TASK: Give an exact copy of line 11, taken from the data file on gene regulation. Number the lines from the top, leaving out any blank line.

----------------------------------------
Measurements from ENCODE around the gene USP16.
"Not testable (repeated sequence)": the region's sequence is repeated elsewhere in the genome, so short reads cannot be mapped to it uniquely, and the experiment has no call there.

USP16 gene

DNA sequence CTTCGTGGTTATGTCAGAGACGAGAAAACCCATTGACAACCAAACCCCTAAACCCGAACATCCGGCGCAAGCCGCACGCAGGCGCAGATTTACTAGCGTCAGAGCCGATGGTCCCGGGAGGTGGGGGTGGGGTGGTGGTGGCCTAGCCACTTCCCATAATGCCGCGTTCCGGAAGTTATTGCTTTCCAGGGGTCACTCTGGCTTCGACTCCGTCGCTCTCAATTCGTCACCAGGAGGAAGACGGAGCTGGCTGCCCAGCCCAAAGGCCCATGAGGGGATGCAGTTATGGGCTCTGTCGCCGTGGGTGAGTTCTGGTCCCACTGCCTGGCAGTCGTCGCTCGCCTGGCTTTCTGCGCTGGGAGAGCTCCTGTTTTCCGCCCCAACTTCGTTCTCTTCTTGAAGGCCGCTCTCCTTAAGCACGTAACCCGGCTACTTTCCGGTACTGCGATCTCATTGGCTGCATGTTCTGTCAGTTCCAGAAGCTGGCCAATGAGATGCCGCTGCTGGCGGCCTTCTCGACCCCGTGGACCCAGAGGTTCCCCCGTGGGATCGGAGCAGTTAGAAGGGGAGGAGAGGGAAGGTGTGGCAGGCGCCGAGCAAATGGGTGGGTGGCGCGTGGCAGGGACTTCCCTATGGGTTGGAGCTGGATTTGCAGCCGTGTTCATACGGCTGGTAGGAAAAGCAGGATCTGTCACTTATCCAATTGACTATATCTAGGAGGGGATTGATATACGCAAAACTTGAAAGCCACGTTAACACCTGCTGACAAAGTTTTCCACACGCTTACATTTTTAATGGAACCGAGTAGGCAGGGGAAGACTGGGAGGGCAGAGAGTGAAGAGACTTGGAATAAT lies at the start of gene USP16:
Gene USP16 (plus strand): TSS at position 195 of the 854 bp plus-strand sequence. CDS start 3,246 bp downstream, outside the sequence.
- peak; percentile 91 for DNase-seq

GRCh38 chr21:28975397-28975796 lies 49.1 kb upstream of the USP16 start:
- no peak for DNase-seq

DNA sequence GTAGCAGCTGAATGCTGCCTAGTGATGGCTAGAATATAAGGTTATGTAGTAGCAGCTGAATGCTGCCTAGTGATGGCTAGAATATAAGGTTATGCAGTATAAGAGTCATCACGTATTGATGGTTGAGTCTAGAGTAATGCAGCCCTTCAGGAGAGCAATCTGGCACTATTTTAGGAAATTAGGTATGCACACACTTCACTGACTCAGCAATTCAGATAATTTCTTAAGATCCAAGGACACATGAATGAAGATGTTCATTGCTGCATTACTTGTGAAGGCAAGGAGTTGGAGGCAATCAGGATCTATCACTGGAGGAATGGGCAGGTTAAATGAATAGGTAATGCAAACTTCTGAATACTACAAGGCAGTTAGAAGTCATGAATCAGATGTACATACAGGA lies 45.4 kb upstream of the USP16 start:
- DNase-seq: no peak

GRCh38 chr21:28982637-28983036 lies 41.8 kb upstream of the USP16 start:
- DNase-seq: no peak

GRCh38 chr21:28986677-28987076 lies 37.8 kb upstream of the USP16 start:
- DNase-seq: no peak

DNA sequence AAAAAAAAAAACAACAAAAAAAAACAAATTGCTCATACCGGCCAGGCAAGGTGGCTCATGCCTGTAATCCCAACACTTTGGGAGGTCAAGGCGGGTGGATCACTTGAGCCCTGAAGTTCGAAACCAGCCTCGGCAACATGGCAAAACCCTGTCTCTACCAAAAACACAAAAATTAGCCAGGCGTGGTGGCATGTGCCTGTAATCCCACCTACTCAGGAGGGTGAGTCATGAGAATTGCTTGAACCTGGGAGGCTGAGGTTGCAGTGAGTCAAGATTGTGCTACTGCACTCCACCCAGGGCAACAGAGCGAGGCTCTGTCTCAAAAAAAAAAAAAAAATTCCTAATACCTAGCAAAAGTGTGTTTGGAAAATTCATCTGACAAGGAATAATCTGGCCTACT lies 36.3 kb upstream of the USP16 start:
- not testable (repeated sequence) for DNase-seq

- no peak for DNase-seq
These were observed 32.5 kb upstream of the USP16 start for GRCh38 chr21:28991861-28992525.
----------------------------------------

GRCh38 chr21:28982637-28983036 lies 41.8 kb upstream of the USP16 start: